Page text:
Jump to content

Nurses who are unhelpful during clinical

Posted

Specializes in Med-Surg.

Hi, I am a first year 2nd semester RN nursing student. I recently was assigned my clinical placement at the Mission Memorial Hospital ECU or "complex care unit". Anyways, usually these types of settings have RCA's who work under one LPN, with one RN teamleader on staff. I found as a student, these RCA's were not interested in letting us do any care at all. When I was assertive saying that I was able to get the resident bathed, perform peri care, dressed and tranfered out of bed, she handed the resident off to me. However not even 5 minutes later she comes back tells me im taking too long, and swipes the cloth out of my hand.

I just need some advice on how to be more assertive and make the RCA's understand that it is important that i get a chance to perform AM care and that being thorough and complete is part of good nursing care, and part of being a student.

Thanks!!!! :)

Don't let her swipe the cloth out of your hand...easy.

Tell her you have this patient, she can focus on the others. Be assertive, its a part of Nursing. Don't be mean but be assertive say, "DAMN IT WOMAN! RESPECT MA AUTHORITAAAAAAAA!"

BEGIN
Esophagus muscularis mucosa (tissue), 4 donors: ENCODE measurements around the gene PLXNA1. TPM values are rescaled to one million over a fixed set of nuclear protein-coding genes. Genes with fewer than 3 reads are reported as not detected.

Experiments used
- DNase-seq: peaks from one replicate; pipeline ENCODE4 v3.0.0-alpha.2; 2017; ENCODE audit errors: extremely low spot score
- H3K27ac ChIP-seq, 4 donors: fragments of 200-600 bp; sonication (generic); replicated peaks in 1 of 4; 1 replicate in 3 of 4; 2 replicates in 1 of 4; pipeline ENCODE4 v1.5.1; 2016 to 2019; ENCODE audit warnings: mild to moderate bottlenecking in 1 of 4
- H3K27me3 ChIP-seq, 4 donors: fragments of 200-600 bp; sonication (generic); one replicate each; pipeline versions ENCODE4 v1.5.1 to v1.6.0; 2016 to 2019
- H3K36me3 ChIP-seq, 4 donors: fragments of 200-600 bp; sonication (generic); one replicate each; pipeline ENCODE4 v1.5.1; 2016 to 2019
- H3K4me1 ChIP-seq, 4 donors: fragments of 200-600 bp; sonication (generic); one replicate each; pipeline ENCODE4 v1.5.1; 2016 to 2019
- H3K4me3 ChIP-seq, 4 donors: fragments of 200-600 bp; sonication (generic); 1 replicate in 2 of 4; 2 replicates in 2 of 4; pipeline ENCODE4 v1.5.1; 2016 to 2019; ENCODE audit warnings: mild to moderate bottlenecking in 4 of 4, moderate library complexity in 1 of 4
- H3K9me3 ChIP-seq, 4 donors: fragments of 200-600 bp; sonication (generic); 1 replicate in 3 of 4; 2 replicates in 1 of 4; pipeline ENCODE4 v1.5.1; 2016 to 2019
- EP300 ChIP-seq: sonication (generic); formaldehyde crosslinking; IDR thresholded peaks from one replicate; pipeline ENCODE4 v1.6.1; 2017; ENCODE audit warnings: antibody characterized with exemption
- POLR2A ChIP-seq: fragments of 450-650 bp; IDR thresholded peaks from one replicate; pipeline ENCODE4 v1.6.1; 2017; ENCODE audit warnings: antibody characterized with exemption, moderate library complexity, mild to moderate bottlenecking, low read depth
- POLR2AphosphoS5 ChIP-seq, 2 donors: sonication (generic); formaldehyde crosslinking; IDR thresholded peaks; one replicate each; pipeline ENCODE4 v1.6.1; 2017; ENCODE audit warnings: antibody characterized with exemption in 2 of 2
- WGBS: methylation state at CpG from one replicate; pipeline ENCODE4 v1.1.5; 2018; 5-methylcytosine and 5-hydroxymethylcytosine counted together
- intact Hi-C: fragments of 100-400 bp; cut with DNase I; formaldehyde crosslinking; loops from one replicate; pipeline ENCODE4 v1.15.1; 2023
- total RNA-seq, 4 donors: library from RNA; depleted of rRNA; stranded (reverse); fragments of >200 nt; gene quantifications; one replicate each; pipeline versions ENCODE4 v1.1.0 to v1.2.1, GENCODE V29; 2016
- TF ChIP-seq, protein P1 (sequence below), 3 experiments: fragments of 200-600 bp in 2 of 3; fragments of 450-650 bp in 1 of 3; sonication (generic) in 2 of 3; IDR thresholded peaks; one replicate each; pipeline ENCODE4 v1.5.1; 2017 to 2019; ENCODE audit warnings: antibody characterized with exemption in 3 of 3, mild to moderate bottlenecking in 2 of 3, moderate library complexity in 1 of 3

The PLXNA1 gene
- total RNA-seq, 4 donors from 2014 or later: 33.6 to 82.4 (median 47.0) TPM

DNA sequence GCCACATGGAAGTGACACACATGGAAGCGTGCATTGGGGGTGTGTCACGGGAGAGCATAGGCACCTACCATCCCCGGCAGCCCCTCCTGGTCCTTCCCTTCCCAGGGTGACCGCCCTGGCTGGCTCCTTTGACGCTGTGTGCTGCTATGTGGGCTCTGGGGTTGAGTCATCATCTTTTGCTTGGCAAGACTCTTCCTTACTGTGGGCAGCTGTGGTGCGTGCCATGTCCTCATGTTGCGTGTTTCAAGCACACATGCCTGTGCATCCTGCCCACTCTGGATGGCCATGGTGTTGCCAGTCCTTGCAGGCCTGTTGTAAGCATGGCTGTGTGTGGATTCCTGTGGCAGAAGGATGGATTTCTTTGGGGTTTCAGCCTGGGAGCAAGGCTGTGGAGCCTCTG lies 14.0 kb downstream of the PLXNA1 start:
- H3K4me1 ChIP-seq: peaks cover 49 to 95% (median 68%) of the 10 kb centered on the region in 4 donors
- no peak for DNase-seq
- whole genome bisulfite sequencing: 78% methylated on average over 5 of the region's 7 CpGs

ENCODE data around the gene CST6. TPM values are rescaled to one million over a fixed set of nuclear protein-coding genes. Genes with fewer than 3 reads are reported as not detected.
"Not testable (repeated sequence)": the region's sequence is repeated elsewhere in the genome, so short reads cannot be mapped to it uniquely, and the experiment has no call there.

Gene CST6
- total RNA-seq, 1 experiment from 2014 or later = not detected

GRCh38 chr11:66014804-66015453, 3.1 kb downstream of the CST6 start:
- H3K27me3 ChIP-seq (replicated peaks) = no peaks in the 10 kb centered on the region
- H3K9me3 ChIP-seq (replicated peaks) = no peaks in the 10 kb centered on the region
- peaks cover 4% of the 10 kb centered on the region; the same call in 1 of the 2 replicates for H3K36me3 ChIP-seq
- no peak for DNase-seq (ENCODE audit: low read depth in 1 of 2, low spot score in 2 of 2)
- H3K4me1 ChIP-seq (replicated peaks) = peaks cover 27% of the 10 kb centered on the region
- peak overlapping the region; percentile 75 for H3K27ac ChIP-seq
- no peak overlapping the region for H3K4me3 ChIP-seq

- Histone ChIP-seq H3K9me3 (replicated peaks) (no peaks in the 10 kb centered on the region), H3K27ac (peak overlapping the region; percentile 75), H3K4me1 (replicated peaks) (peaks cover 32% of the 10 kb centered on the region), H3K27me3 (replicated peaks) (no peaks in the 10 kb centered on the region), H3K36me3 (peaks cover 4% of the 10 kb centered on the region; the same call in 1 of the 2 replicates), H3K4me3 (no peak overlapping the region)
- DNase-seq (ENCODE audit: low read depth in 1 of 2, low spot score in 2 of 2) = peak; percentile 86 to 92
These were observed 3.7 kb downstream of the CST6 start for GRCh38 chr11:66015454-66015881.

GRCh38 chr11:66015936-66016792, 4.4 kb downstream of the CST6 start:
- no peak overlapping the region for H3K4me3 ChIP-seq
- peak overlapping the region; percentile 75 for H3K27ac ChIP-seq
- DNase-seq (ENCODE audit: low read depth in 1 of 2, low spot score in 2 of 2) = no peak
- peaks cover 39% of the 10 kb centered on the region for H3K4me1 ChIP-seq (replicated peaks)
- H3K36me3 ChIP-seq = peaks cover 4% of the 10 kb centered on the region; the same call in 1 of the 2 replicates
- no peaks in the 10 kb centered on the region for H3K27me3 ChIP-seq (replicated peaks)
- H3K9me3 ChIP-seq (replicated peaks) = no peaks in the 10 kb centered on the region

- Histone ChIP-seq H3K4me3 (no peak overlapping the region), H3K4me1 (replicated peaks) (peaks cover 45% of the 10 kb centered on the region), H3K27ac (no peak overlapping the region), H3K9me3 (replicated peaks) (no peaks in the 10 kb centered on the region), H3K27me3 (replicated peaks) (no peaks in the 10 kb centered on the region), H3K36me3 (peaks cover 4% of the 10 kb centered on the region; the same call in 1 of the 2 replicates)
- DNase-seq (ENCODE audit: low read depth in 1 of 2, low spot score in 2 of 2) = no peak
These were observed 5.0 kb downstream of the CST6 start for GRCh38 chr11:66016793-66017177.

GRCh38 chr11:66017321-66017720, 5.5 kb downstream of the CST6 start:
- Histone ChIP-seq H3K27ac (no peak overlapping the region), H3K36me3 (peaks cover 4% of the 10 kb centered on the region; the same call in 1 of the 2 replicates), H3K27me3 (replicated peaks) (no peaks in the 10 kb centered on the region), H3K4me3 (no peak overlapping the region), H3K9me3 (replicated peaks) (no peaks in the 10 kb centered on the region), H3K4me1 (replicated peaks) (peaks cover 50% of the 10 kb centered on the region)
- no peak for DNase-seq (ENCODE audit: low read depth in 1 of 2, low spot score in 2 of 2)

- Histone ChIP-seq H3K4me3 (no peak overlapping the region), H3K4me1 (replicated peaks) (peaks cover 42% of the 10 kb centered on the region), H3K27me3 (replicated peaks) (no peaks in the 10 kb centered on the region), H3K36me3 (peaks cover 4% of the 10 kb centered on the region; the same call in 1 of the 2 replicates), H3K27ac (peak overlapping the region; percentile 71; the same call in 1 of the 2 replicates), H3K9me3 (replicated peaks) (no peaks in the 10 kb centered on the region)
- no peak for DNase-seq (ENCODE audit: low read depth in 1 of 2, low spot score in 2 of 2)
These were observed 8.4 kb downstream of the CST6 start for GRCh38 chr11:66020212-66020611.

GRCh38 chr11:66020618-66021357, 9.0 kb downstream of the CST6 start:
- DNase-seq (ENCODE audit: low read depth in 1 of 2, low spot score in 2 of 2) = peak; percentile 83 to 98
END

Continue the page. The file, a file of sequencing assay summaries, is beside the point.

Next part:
They are testing you, challenging your abilities. If you give, they will push more. Stand your ground like she is a buffalo or something, run and they will trample you.

itsmejuli

Specializes in Home Care.

This is what I often do when starting a clinical rotation on a new floor. I like to meet the staff so I can learn from them and gain their trust.

Offer to assist the RCA and work as a team. Once you prove your abilities and gain their trust they'll be much more willing to let you do patient care on your own next time.

I am just curious about what school you go to. I am part of the Region A Nursing Consortium and when we do clinicals, Mission is one of the places we go....

Thanks!

Daytonite, BSN, RN

Specializes in med/surg, telemetry, IV therapy, mgmt. Has 40 years experience.

you are young and new to allnurses. you can't make anyone do anything unless you are, perhaps, a supreme being with unlimited power. the world, including the world of nursing, is not perfect. these statements come from advice given to medical students on this website: http://meded.ucsd.edu/clinicalmed/thoughts.htm, but they apply as well to anyone, including nurses.